Today’s NASA logo is very similar to the agency’s original badge, but the iconic “worm” logo adorned the spacecraft for more than 15 years a few decades ago. NASA administrator Jim Bridenstine announced on Twitter that “the worm is back” for the first launch of a NASA crewed private spacecraft. Yes, it’s a Falcon 9 with a retro and stylish NASA logo.
From its earliest days, NASA has used a logo depicting a red chevron wing on a blue sphere surrounded by stars and a spacecraft in orbit. This is the same basic design used by NASA today, which is affectionately known as the “meatball” logo. In the 1970s, NASA sought to brighten up its image. The meatball logo also proved costly to reproduce and print with the technology of the time. Advertising company Danne & Blackburn designed the “worm” logo in 1975, and became the official NASA logo the following year.
NASA has never officially called its 70s logo the “worm,” but it is a fitting nickname with these winding letters. The agency used this design at a pivotal point in its history when it came from landings on the Moon to missions on Earth and long-range robotic exploration. All of the first space shuttles sported the worm logo, as did the Hubble Space Telescope (launched in 1990). NASA stayed with this design until the early 90s, when it returned to the classic meatball.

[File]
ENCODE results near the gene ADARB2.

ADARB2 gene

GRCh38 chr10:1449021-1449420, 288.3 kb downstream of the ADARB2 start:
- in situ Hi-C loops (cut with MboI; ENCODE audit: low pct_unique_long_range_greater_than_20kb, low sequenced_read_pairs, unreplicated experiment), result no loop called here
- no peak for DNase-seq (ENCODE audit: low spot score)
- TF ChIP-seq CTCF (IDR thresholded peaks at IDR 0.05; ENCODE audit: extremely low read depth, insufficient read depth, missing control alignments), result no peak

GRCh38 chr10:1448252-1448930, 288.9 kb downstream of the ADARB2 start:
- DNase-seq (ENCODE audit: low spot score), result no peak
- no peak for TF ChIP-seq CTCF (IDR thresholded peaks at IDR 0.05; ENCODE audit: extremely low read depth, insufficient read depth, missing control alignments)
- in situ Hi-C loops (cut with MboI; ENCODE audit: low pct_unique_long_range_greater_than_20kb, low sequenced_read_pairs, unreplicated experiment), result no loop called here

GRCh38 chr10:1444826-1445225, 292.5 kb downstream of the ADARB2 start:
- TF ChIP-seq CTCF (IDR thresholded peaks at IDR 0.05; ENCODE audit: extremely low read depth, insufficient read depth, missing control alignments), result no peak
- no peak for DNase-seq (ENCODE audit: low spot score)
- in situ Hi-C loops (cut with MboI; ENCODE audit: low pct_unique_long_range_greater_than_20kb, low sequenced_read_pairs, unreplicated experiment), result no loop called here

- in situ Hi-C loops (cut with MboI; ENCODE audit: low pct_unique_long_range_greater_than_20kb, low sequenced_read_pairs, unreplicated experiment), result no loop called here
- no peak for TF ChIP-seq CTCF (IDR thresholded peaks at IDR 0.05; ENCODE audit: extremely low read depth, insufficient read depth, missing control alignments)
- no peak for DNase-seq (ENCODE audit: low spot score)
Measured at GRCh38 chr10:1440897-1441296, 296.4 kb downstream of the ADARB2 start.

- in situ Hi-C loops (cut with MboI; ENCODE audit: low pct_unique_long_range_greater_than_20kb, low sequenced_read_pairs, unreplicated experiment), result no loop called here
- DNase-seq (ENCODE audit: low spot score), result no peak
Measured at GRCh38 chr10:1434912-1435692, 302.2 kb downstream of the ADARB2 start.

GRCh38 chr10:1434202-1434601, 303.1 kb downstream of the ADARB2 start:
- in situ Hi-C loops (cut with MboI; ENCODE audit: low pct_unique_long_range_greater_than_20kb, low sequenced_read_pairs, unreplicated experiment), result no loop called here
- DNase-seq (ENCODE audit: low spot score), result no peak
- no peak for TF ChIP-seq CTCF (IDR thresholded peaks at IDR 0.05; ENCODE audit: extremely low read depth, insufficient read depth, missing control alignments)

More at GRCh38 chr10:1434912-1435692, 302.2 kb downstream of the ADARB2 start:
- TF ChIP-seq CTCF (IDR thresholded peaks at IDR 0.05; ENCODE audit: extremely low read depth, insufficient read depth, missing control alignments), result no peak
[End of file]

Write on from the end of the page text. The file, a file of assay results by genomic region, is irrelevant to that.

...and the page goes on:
The return of the worm logo is intended to mark an important new chapter in human space flight. The SpaceX Dragon II capsule will be the first private spacecraft to transport astronauts to the ISS and the first crewed launch from US soil since the retirement of the space shuttle. The Falcon 9 that carries this Dragon capsule into space now has the classic worm logo on its side.
NASA has relied on Russian Soyuz missions to transport the crew for almost a decade, but that is expected to end in the coming months. SpaceX and Boeing have both developed spacecraft for this purpose, but it looks like SpaceX will beat Boeing with their fists. Elon Musk’s space flight company quickly returned from a test mishap last year that resulted in the destruction of a Dragon capsule. Meanwhile, Boeing failed its unmanned demonstration mission late last year due to software bugs. He’s still figuring out how to move forward, but NASA hopes to launch its first crewed mission with SpaceX next month.